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Re: Rewrite of 13.12 (Cache keys)

From: Roy T. Fielding <fielding@avron.ICS.UCI.EDU>
Date: Fri, 26 Apr 1996 19:47:48 -0700
To: http-wg%cuckoo.hpl.hp.com@hplb.hpl.hp.com
Cc: jg@w3.org, klensin@mail1.reston.mci.net
Message-Id: <9604261947.aa18921@paris.ics.uci.edu>
X-Mailing-List: <http-wg@cuckoo.hpl.hp.com> archive/latest/363
The entire section 3.12 is wrong, and overspecification anyway, so
just delete it.  Define the interface, not how its implemented!

Why it is wrong:

There is only one cache key and that is the Request-URI (plus Host
if it is a server-side cache like Harvest).  No matter what the
request profile may be, and how that may affect variant selection,
the key is always the Request-URI.  The key points to an entry which
consists of cache-relevant information about the resource and a list
of pointers to the responses the cache has received from prior requests
on that Request-URI.  The cache then uses the current request profile,
compares it to the cache-relevant information, and decides whether or
not it can

    a) just deliver one of the cached entities
    b) make a conditional request on the next inbound server
    c) make an unconditional request on the next inbound server

The decision cannot be made by simple key-comparison, so the request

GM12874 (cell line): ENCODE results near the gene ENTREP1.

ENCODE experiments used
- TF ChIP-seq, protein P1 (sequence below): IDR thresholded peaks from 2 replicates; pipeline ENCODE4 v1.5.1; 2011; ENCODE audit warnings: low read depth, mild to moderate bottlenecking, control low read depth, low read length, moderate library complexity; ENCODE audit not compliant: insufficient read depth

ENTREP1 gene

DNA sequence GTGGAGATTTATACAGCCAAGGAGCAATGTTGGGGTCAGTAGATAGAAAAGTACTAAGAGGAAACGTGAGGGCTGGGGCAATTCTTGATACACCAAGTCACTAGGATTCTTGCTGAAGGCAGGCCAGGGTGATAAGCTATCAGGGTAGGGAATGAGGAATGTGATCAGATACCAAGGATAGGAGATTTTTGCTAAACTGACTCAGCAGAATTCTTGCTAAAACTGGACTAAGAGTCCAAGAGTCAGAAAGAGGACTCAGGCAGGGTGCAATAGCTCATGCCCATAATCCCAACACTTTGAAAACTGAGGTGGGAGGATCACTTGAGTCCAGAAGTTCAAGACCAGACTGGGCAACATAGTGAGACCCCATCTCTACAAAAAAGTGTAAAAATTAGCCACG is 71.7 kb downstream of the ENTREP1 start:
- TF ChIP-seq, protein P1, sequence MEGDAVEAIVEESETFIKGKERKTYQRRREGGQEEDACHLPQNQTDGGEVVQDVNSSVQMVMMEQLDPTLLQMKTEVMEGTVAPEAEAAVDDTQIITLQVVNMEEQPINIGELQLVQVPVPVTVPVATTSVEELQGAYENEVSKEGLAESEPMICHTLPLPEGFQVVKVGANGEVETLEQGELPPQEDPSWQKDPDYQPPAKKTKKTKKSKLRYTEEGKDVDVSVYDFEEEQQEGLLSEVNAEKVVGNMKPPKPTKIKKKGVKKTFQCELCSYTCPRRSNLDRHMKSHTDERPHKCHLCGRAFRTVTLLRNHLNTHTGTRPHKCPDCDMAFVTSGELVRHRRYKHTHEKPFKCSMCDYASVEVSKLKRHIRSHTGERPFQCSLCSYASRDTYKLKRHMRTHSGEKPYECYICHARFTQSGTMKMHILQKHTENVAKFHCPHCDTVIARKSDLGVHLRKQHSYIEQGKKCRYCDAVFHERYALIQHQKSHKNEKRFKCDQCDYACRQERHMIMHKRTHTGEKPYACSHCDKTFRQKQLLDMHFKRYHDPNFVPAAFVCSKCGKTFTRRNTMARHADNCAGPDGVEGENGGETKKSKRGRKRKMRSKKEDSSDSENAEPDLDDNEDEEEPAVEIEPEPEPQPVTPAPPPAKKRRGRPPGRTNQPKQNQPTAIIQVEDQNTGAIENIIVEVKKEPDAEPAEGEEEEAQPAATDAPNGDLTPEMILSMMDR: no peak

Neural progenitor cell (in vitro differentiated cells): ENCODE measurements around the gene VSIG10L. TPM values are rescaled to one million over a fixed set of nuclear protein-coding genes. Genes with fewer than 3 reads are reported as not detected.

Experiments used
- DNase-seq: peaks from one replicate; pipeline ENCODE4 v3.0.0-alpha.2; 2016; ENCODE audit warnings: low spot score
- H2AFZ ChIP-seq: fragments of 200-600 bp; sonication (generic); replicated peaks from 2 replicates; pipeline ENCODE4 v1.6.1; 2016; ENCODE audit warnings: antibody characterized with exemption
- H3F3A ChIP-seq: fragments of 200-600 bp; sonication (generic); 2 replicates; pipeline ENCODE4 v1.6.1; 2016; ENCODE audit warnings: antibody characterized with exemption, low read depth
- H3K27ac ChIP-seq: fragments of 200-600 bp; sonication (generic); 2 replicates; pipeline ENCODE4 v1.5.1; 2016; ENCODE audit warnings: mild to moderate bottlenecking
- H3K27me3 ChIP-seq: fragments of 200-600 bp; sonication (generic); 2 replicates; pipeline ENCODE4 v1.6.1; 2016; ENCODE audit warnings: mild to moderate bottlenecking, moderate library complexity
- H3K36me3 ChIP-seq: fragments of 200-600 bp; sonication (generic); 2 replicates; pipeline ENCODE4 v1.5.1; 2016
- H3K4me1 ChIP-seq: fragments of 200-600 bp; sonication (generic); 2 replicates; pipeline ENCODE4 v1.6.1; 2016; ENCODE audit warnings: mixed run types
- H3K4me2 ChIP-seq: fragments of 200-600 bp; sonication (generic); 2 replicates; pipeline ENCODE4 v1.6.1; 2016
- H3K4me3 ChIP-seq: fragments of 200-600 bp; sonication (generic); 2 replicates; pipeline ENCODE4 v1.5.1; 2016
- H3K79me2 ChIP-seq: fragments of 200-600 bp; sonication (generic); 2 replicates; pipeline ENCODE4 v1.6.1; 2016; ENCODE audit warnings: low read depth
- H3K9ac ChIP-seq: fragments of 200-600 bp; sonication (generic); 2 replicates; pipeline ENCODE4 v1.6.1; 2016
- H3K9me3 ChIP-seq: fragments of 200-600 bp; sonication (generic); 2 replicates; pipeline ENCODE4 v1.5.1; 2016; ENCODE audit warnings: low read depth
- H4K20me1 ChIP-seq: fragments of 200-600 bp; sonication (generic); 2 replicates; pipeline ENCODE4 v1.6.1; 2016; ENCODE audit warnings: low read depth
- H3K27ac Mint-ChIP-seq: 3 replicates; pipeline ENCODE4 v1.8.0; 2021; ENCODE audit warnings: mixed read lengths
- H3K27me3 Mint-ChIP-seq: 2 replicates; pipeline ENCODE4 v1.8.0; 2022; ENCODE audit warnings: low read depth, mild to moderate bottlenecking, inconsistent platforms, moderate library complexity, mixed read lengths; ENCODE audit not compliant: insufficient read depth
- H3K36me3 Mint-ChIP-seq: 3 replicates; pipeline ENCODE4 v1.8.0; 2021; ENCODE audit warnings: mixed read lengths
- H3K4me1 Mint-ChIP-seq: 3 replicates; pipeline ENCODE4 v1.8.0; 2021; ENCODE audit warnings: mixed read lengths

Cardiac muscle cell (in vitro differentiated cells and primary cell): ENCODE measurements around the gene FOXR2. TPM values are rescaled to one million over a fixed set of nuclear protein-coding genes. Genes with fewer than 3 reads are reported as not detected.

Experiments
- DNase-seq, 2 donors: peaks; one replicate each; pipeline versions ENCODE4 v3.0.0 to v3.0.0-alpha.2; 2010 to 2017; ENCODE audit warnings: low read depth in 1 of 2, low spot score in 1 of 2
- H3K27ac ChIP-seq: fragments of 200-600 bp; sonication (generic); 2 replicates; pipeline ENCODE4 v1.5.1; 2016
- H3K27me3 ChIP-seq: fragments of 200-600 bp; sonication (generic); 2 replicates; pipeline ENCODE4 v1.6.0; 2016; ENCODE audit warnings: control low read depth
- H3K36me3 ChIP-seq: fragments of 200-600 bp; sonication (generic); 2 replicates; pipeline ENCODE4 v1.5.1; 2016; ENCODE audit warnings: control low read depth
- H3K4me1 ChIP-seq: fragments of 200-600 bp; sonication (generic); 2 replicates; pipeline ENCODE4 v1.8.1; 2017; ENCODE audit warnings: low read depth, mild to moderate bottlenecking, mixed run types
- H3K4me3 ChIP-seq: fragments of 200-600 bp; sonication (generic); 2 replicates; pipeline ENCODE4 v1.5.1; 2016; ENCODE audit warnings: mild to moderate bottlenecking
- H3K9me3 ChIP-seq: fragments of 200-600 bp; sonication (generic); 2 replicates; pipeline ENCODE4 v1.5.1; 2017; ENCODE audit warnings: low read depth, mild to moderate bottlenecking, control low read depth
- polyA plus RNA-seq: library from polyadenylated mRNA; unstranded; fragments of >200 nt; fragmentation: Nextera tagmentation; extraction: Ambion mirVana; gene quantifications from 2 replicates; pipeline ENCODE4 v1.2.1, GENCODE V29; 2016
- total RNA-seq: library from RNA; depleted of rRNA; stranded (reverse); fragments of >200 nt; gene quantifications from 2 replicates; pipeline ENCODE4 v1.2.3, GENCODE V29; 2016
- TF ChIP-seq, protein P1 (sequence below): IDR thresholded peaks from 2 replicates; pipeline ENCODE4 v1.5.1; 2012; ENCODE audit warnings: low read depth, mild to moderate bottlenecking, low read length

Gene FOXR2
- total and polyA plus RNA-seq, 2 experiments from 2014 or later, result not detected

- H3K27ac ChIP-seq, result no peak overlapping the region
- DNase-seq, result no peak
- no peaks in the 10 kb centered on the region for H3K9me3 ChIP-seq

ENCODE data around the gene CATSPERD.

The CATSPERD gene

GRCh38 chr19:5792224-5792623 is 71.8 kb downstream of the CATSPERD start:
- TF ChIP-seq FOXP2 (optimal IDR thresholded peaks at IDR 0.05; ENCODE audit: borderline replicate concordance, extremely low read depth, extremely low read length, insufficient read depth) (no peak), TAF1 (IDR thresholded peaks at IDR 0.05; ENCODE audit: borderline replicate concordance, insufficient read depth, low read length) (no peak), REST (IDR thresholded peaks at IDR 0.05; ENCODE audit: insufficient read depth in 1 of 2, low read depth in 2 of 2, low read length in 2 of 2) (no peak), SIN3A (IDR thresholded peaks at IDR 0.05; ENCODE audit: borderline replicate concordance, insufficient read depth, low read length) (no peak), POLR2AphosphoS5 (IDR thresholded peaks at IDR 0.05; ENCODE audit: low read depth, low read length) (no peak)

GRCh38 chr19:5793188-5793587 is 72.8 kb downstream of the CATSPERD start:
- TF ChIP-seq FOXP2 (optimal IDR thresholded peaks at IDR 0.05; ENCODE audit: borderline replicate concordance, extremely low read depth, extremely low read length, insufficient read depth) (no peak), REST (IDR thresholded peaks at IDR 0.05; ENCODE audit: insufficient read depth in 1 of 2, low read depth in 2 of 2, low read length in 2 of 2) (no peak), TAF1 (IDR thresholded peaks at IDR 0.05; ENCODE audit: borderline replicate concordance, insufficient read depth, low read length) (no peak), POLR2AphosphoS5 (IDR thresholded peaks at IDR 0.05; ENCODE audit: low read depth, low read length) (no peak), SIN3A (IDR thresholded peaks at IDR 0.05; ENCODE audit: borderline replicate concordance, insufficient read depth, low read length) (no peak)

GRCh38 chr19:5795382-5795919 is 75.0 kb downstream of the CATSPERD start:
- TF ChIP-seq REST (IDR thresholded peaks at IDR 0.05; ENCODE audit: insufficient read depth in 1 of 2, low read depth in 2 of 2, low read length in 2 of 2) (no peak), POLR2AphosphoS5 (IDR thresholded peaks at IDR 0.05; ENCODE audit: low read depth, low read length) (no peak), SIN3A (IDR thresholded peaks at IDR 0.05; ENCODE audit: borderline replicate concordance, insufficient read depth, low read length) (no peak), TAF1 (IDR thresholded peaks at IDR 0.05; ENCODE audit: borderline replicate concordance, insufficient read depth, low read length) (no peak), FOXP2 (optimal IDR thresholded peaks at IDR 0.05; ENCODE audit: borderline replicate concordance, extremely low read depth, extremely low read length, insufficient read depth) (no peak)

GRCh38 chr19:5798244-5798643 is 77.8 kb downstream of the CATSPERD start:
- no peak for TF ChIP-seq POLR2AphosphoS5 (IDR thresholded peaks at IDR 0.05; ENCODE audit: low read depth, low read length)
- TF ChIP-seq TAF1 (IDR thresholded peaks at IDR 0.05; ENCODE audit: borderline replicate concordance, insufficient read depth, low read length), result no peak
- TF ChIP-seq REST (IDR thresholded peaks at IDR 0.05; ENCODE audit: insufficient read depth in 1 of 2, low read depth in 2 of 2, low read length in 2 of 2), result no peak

profile is not considered a key.

If (b) or (c) returns a new entity, the cache MUST store it in the
same way as the request was made (i.e., it already knows the entry
in the cache -- there is no replacement key).  The new entity replaces
one of the old entities if it has the same variant-id or content-location
and was generated at a later Date.  If the new entity has a 
content-location, the cache must mark as stale all other Request-URI
entries which refer to that content-location, but it is not a 
cache key (it is an entity key, internal to the cache DB operation).

For reasons of security, completeness, simplicity, and transparency,
the cache cannot serve a response received using one Request-URI to
a client requesting some other Request-URI, even when such would be
indicated by transparent negotiation.  Simply obeying that principle
removes most of the complexity that Koen is talking about.

Is this the only way to implement an HTTP cache?  No.
Is it the best way?  Not sure.
Is it something suitable for IETF standardization?  Not a chance.

Put it in a book, or an Informational spec, but keep it out of the
interface specification.

 ...Roy T. Fielding
    Department of Information & Computer Science    (fielding@ics.uci.edu)
    University of California, Irvine, CA 92717-3425    fax:+1(714)824-4056
Received on Friday, 26 April 1996 19:58:03 UTC

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